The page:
Fusible interfacing - This is optional. Needed only if you're opting to use a very lightweight fabric. The Fusible interfacing may be required to stiffen the bag or give it structure. You'll need the medium to light weight interfacing.

In addition to the fabrics you'll also need the following:

The Zipper - To secure the bag opening, you’ll need a 10 to 12 inch zipper, that’s assuming you are using my pattern (which is about 8.5 inches wide). The zipper can always be shortened, so don't worry if you have a longer one, that too will do.

The Thread - You want to choose a thread that matches the main fabric at the least.

Sewing Pins - The pins are needed to hold the fabric in place when marking or sewing the fabrics.

Fabric Scissors - To cut and trim the fabrics.

Fabric chalk - To mark the fabric before cutting

Cutting & Preparing The Fabrics

For this project, I have chosen to use black taffeta fabric, a somewhat stiff fabric that doesn't really need fusible interfacing. But since I have chosen to use fusible interfacing to stiffen it even more. Also, for the sake of the tutorial (in case there’s anyone who needs to know how to apply fusible interfacing), I am going to show that step before we begin sewing.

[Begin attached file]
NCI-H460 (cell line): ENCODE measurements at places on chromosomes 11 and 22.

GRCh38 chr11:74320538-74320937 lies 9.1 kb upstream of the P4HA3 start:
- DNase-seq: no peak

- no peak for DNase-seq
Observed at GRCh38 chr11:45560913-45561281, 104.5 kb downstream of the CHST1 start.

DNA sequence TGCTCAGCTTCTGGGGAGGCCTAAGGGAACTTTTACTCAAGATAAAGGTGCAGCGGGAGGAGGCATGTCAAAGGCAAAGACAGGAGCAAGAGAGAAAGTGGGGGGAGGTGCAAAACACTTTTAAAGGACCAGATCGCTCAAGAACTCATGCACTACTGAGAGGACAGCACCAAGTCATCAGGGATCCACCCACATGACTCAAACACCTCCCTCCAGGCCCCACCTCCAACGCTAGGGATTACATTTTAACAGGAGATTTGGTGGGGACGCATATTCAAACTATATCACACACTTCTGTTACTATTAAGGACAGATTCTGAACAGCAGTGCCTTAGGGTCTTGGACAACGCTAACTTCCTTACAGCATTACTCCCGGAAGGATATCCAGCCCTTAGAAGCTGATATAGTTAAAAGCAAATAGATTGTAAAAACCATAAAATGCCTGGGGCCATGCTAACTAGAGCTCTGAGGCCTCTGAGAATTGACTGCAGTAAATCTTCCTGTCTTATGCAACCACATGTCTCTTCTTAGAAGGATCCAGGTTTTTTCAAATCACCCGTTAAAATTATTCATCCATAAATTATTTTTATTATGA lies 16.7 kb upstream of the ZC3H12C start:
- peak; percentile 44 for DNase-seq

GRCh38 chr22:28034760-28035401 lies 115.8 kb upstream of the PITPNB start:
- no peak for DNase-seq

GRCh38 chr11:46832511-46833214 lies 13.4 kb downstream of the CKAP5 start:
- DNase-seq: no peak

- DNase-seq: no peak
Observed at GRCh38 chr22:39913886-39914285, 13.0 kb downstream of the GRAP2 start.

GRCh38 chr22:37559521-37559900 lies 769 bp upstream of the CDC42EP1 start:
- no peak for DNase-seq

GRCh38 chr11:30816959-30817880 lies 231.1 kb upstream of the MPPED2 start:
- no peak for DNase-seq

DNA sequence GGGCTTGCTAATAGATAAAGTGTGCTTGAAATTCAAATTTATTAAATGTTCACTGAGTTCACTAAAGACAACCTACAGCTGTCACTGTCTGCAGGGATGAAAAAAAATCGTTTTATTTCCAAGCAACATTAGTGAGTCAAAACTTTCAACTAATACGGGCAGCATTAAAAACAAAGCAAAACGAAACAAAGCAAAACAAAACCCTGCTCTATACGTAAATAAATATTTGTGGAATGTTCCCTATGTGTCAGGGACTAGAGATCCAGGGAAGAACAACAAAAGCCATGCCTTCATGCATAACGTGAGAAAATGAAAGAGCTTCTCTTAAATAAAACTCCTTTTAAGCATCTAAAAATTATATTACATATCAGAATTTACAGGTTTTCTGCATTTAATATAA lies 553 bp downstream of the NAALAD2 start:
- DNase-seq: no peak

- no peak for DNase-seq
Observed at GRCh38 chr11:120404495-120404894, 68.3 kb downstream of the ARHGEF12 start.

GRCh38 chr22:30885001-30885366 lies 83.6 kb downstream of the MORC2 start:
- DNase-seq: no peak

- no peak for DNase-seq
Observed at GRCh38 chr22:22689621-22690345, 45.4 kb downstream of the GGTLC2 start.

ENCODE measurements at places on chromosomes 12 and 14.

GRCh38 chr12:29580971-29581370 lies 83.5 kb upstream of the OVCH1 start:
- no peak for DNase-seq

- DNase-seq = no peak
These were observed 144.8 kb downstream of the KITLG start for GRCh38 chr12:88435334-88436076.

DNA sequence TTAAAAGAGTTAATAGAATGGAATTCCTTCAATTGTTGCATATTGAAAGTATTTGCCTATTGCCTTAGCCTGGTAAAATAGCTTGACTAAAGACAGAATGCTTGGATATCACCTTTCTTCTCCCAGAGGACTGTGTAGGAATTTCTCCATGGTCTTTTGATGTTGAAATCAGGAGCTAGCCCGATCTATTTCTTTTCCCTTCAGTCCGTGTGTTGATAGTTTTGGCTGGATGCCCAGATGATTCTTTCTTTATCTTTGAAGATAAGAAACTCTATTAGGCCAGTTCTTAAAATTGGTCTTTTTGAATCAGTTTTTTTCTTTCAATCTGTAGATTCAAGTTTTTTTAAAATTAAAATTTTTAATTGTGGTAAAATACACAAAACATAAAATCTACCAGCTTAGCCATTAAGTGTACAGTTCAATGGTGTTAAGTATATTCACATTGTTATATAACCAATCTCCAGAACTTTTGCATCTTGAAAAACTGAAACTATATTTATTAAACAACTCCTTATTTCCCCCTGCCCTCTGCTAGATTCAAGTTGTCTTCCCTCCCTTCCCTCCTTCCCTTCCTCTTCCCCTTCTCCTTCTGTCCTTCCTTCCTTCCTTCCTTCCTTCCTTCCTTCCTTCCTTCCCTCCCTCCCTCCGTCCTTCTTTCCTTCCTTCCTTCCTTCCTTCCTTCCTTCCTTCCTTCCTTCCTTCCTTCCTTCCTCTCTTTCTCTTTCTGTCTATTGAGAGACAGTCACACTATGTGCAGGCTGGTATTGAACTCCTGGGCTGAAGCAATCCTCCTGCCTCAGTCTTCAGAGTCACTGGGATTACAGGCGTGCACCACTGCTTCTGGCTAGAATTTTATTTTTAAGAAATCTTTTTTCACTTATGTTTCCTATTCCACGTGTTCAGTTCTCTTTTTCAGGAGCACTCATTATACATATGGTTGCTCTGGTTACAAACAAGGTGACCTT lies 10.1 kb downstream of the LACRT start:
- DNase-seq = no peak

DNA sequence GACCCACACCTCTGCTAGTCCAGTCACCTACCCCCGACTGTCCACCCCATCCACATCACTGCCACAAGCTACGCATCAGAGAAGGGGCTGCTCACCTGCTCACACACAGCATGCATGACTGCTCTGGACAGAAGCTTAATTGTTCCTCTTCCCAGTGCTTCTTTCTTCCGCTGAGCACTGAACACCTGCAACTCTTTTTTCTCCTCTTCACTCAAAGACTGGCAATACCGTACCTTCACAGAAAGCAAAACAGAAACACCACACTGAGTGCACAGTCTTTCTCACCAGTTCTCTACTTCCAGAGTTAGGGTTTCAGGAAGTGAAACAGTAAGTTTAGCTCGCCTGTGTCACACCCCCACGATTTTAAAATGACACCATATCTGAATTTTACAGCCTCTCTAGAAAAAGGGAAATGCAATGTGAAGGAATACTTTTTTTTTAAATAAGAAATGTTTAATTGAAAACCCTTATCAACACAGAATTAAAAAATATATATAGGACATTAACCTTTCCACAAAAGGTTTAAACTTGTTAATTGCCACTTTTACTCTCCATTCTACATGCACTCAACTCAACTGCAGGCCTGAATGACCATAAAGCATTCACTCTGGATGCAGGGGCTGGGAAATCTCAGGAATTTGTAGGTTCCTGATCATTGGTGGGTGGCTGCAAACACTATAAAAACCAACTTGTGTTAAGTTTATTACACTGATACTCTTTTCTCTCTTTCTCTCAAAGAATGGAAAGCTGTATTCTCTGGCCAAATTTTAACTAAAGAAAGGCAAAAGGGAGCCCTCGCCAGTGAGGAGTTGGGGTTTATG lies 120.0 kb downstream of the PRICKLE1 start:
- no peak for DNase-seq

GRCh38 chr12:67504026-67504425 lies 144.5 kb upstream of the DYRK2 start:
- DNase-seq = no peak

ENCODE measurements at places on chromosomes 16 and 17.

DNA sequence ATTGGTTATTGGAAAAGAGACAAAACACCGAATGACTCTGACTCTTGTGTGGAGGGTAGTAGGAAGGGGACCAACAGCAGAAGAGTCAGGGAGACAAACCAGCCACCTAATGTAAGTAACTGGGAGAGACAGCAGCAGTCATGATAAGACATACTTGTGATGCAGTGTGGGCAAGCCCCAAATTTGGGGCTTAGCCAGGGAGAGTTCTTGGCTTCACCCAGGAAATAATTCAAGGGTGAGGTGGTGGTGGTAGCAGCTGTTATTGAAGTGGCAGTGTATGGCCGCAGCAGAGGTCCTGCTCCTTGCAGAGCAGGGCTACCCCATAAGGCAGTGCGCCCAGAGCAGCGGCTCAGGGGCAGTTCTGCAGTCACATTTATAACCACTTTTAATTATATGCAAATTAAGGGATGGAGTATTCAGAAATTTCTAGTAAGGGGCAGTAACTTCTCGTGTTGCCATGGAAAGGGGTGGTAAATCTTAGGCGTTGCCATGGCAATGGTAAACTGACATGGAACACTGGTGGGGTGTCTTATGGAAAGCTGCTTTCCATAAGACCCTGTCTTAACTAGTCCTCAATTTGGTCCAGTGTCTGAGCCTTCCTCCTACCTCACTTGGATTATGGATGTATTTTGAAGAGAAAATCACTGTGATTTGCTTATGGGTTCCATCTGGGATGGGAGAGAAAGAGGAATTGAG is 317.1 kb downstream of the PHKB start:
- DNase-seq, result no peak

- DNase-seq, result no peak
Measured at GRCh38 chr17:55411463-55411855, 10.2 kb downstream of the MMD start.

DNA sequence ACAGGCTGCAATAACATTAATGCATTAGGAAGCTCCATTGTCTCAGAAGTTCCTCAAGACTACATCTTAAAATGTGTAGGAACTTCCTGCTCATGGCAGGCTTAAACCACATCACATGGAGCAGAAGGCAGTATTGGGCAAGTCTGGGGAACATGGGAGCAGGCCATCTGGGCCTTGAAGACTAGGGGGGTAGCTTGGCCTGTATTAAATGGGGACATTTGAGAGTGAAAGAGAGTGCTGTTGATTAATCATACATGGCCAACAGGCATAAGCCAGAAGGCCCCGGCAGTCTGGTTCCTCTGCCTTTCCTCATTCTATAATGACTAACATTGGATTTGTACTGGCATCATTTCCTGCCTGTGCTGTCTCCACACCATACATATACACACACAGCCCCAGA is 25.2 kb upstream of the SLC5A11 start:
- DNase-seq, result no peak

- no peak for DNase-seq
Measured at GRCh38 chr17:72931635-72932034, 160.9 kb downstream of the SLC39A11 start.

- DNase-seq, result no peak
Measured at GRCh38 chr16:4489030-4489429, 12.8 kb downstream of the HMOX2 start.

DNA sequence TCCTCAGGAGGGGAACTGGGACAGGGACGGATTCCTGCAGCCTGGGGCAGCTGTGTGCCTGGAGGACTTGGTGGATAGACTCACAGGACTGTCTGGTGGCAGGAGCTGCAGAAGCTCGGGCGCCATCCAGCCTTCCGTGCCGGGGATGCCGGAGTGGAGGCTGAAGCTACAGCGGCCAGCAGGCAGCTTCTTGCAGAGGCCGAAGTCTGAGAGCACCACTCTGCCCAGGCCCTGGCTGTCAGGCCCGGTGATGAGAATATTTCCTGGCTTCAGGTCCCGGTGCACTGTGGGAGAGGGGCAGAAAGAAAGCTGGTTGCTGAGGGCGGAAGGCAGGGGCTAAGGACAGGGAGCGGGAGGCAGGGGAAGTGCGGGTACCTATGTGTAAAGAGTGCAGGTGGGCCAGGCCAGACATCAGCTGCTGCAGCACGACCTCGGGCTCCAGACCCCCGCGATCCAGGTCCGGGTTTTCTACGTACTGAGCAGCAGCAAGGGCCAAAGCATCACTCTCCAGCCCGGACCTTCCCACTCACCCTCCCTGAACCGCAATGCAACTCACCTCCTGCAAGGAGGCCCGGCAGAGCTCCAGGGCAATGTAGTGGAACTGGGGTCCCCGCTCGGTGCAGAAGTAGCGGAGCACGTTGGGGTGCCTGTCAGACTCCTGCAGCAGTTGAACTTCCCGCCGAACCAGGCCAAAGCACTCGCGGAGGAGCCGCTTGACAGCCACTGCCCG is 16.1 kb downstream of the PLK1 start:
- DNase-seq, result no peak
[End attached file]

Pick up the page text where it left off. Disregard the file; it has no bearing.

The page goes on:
The next step is to cut the main fabric, linings, and fusible for the bag. We'll carefully follow the pattern, making all the necessary markings on the pattern, before cutting the fabrics and fusible.

Cosmetic Bag - Cutting The Fabric

  1. Place main fabric down on a work surface, preferably flat surface, right side up.
  2. To cut the 2 pieces needed, place the pattern - print side up on the fabric, and pin the pattern to the fabric as shown ( Step 1). Note the direction of the pattern is parallel to the selvage of the fabric.
  3. Cut fabric.
  4. Repeat again for second cut. This time pattern should be print side down of right side of fabric. You should now have 2 of the main fabric. Mark wrong side of fabric with fabric chalk/pen wherever necessary, then lay aside.

Repeat steps for the lining and fusible, transfering all marking to the wrong side of the fabrics and fusibles. Once done, you should have two each of the main fabric, the lining, and the fusible, as shown (Step 2).

Step 1


Step 1a


Step 2